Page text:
We’ve spent the last couple weeks figuring out how to keep going and get the workbook into your hands. We’re more convinced than ever that it’s a viable product after our business plan efforts, but apparently you can’t use conviction as collateral on a loan. We know you’ve been waiting a long time; we know it’s a long time because we’ve been frustrated/annoyed/thinking hard about the workbook every single day of that time. Here’s our current plan to get things done:

  • We continue working on increasing our number of course offerings and number of potential customers until we reach a point where we’re actually making enough money to pay Roy and me. We’ve gone about as far as we can go on personal savings and credit after a year of basically no pay. If we can’t pay ourselves to work for PCT we’re definitely not going to get the workbook done. This work will primarily involve Roy and Liath.
  • We revise our software production roadmap to incorporate a number of ideas we’ve had for places we can temporarily or permanently substitute a human being for automation. While discussing the project with potential development teams to hire we had several ah-ha moments where we realized there was a piece we’d been planning that wasn’t absolutely required to get folks all the way through to a completed Policies and Procedures manual.
  • Brian and Roy resume work on the workbook software. That effort will be Brian’s highest priority after the various things needed to make sure the bills and payroll get paid, Roy doesn’t accidentally spend company money on movies, (The flaw of using the same bank for business and personal banking is that the debit cards for your two accounts look pretty close to identical.), etc. Roy’s highest priority after the basics will be to work through the backlog of content he’s been contemplating and people have been asking for, but our advisory board can only handle so much material to review at once so we expect he will still have some time left over for software development. This won’t be the quickest way to get things done, but it should be financially sustainable.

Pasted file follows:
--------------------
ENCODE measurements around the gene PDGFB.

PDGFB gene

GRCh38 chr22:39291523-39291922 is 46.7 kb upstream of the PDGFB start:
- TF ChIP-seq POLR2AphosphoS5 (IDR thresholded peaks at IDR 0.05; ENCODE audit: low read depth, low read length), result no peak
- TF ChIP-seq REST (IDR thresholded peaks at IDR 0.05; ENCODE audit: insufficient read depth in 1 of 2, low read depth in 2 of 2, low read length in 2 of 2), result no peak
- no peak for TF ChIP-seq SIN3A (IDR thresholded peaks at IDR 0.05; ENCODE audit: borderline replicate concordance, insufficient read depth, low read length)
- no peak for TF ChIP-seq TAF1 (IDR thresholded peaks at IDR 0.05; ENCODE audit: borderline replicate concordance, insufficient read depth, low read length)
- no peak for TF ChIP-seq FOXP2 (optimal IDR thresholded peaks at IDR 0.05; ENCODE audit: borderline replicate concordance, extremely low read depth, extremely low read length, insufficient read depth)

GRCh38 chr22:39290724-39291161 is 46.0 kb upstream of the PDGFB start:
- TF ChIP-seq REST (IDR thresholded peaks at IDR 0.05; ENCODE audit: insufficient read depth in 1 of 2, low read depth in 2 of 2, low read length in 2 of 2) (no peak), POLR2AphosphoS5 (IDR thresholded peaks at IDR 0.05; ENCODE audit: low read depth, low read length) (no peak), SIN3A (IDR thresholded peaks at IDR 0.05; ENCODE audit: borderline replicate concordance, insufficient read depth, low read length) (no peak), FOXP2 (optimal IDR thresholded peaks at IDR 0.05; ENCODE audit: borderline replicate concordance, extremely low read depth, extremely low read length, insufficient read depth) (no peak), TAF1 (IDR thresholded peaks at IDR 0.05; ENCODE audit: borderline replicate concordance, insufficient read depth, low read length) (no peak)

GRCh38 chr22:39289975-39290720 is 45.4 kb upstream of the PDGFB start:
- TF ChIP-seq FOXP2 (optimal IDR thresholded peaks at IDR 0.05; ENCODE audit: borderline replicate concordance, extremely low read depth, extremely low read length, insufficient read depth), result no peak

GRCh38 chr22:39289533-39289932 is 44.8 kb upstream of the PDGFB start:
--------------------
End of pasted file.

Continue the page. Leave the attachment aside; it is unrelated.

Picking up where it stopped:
• As finances allow, we’ll hire a development team to tackle specific portions of the work that make sense to outsource due to time and expertise limitations on our part.
  • We’ll provide regular status updates so you can see what’s going on and we have some accountability. We’ll do this at least quarterly and hopefully monthly. At the moment I’m planning that the next update will include a revised project planning graphic or table or the like that can accompany each update so you can see visually how much progress has been made and how much remains.

When Will It Be Done?

We don’t know.

This question is probably the most anxiety-inducing question a software developer receives on a regular basis, so I’ll spend some words unpacking it. Maybe it will help someone understand a software developer who’s their client a little bit better!

It’s usually possible to predict fairly accurately one particular programming task that is similar to something one has done before. One can mentally assign something into a very quick (less than 30 minutes), quick (less than two hours), not too bad (less than a day), ehhh (less than two days), tricky (less than a week), hard (less than a year), and extremely hard (maybe never).